A Real Prankster

When Andy and I wrote the pranks paper we believed that we were dealing with purely fictional cases. We didn’t believe, that is, that there could be wrongdoing that actually increased utility. David Killoren reports on a guy who attempted to actually carry out the wrongful utility-maximising plan. The guy is an artist, so he doesn’t explictly talking about doing wrong for the sake of utility, but doing wrong for the sake of beauty. Given the broad conception of utility Andy and I are working with, this is less of a distinction than it may first appear.

Richard Chappell argues that David’s case isn’t a counterexample to consequentialism because it should be solvable by whatever solves the liar paradox. I’m not entirely sure I understand the response, but think I don’t think it’s correct. The guy did perform an act, and it either was the right thing to do or it wasn’t. And it sure seems to me that there are possible contexts (whether or not the actual world is one of them) where the actions make for an all-things-considered better world but it is still a wrong act. Anyway, it’s worth reading David’s piece to get the full background to see if you agree.

6 Replies to “A Real Prankster”

  1. Your argument against consequentialism is that it gives the wrong answer: the pie-throwing or picture-stealing is immoral, but consequentialism says that it is moral. David’s argument against consequentialism is that it’s self-defeating: if consequentialism is correct, then the picture-stealing is both moral and immoral, so consequentialism cannot be correct. Richard’s reply is to David’s argument, not to yours.

    Consider the following assumptions about the artist’s act:

    1. The artist’s work produced some unhappiness because it involved stealing photos.

    2. The artist’s work will make collectors happier iff it produces more total unhappiness than happiness.

    3. The quantity of happiness that the work could produce in the collectors is greater than the quantity of unhappiness that it produced.

    4. An act is moral if and only if it increases the amount of happiness in the world.

    This version of David’s argument is supposed to show that the version of consequentialism in assumption 4 is self-defeating. Does the artist’s act increase the amount of happiness in the world or decrease it? Well, it increases it iff it decreases it, so we have a contradiction. But we have this contradiction whether or not “increasing the amount of happiness in the world” has anything to do with morality. The contradiction is produced by assumptions 1, 2, and 3, whether or not we assume 4.

    Thus, the problem is not with this kind of consequentialism, but with some other assumption. A similar argument could apply to any other kind of consequentialism (like the desire-fulfillment version that Richard discusses). Since lots of assumptions similar to 2 produce paradoxes in a variety of areas outside of moral philosophy, as Richard points out, the assumption to deny seems to be 2.

  2. Blar,
    This version of my argument is not quite correct. For one thing, the case I want to examine does not need to involve your premise 2. Something more like

    2* The artist’s work will be of great value to the collectors iff it is immoral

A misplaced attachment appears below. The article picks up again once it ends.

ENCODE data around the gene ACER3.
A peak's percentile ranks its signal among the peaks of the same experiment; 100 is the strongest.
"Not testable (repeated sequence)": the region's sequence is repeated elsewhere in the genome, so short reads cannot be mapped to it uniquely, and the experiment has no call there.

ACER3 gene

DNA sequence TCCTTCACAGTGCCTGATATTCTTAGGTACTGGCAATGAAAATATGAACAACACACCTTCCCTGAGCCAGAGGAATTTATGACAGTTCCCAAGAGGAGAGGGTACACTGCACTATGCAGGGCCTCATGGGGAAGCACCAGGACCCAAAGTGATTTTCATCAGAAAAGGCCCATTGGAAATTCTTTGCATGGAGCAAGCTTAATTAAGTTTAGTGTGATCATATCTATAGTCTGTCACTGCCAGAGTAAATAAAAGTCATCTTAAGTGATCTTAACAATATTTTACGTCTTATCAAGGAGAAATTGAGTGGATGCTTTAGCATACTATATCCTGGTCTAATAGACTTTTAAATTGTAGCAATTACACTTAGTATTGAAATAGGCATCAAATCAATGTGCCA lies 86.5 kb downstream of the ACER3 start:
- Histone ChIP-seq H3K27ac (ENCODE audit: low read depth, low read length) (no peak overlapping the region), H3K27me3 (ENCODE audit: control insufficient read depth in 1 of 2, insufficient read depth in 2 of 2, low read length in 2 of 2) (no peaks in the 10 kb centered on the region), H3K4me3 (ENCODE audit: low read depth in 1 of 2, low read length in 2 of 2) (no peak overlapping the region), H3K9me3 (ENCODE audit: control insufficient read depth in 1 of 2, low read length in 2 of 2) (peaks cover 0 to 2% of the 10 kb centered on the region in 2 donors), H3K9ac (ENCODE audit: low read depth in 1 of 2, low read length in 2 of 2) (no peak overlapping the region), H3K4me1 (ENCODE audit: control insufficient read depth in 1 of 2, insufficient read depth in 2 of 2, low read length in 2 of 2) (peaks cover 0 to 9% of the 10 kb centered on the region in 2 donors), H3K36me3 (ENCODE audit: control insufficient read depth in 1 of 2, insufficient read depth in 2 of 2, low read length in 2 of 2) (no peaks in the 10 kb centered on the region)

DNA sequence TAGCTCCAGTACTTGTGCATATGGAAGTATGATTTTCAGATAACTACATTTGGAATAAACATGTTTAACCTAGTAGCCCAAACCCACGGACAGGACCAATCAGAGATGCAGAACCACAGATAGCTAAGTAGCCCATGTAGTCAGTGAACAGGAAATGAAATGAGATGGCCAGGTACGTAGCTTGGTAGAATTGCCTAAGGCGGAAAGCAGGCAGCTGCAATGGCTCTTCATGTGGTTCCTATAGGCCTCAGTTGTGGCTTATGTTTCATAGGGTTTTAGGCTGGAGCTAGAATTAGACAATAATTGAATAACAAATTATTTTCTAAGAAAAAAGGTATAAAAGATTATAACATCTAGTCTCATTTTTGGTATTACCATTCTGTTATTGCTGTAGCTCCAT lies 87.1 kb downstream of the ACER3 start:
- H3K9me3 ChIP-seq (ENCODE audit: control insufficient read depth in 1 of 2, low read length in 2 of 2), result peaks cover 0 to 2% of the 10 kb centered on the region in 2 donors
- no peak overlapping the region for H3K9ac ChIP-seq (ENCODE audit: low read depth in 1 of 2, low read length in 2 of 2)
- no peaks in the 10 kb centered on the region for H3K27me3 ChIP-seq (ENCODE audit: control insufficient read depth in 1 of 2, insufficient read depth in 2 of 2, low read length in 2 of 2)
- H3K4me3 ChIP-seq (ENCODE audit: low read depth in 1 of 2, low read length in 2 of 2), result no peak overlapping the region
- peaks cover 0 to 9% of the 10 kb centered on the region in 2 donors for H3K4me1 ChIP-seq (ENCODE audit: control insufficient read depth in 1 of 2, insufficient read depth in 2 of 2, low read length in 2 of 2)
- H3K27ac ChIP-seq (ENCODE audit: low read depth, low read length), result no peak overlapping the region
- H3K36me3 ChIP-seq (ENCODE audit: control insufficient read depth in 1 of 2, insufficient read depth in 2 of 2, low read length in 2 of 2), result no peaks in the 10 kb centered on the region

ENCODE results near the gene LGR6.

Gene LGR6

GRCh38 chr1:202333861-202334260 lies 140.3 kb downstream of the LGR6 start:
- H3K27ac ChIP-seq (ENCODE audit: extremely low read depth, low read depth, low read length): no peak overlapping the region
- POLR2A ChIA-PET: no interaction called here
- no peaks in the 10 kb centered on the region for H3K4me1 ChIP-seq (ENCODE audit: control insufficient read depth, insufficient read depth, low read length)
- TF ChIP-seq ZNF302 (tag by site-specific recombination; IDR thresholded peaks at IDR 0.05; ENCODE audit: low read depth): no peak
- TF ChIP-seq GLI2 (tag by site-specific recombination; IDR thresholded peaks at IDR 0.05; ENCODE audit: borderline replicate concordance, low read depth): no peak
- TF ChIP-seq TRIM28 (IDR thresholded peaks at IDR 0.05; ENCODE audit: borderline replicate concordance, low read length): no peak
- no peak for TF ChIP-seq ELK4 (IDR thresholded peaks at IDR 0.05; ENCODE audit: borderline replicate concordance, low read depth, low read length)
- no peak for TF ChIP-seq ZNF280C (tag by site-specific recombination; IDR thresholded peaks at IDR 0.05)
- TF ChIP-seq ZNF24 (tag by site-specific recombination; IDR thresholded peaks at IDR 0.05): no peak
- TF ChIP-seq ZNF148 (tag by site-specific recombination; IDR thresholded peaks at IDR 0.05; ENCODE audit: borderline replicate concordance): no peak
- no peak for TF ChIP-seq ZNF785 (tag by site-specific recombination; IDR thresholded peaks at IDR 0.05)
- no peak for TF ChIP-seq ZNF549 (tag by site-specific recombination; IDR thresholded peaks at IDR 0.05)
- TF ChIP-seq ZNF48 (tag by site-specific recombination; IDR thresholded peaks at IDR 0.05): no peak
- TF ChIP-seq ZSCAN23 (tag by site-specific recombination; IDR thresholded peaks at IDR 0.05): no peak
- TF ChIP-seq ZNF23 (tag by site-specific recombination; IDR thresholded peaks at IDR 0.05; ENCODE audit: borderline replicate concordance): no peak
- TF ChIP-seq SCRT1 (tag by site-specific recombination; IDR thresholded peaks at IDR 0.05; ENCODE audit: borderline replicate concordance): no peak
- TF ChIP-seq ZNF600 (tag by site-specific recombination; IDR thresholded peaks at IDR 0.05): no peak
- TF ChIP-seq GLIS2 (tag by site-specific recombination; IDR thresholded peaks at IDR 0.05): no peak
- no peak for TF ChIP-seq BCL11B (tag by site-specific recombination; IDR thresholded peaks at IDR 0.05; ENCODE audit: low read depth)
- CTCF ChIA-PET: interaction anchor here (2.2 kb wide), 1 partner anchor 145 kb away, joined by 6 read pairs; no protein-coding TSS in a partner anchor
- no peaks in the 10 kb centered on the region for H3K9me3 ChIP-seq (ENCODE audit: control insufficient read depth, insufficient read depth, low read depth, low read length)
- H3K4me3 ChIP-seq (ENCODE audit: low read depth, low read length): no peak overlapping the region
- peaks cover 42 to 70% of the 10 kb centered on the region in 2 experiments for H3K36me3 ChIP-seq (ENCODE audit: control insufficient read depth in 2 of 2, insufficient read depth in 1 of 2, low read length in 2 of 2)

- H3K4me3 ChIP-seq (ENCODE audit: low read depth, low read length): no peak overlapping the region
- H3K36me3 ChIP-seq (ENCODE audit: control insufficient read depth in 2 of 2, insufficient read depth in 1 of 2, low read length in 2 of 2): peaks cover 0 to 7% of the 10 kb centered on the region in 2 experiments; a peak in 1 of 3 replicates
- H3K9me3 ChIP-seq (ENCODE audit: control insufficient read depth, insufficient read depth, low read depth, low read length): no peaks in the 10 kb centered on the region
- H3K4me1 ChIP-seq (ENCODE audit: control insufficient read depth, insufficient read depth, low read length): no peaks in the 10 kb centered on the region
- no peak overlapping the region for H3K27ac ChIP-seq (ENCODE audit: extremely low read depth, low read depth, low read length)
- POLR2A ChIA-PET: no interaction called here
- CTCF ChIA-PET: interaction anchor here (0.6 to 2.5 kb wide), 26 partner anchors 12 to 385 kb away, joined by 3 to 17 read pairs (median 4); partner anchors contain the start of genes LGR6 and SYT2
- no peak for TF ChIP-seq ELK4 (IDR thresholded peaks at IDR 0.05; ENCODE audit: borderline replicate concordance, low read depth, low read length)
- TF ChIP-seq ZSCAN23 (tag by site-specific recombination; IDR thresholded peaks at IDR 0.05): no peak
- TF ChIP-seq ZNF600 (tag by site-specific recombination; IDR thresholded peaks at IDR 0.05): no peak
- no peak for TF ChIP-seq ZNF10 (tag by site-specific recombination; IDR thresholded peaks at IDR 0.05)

would, I think, better represent the kind of case I have in mind. I’m not sure it’s so obvious that we should reject 2*. Certainly the fact that similar problems are generated in other areas does not show that there is not a genuine problem in this case. In any event, I share your and Richard’s suspicion that the problem can be dissolved without abandoning consequentialism, but I’m not yet sure whether that’s the case.

  3. David, let’s say that everyone agrees that cases like my assumption 2 cannot take place. Now people are trying to decide if your 2* can possibly hold.

    It seems strange to me that anyone would decide whether to reject 2* before deciding what “immoral” meant. But if you decide on a meaning of “immoral” that leads to a contradiction, that implies that you understand 2* to ultimately be self-referential in the same way as 2 and other statements that lead to versions of the liar’s paradox. Anyone who believes that the morality of the act depends on whether the collectors place great value on the artist’s work can reject premise 2* on the exact same grounds that everyone used to reject 2, namely, that its self-referential nature leads to contradictions.

  4. That just shows how silly it is to believe always in the law of the excluded middle. An act can easily contain elements of both wrong and right. If you still want to hold LEM, you will need to break many acts down into “the part of the act that is right” and “the part of the act that is wrong”, or have some kind of rightness function “an act is right if the good outweighs the bad” for example.

    If you can’t handle morally grey acts in your philosophy, it’s going to be difficult to say much about ambiguous cases. I don’t think it’s really terribly interesting to claim that all morally ambiguous actions are paradoxes.

  5. I think right and wrong are mutually exclusive but not jointly exhaustive. So for “grey” cases, I’m not much troubled by saying that some actions are neither right nor wrong. But I am troubled when a theory says that a given action is both right and wrong.

  6. If you are troubled, David, perhaps you should stop asking troubling questions đŸ˜‰

    There is clearly a sense in which something is meant when I claim that action X is both right and wrong. It is a frequently used language construct, it clearly expresses the case where both things-that-seem-right and things-that-seem-wrong apply to action X. The challenge is on you to explain what is happening here, and I haven’t yet seen it done by anyone who also holds strongly to LEM.

    After all, infinity can be both negative and positive.


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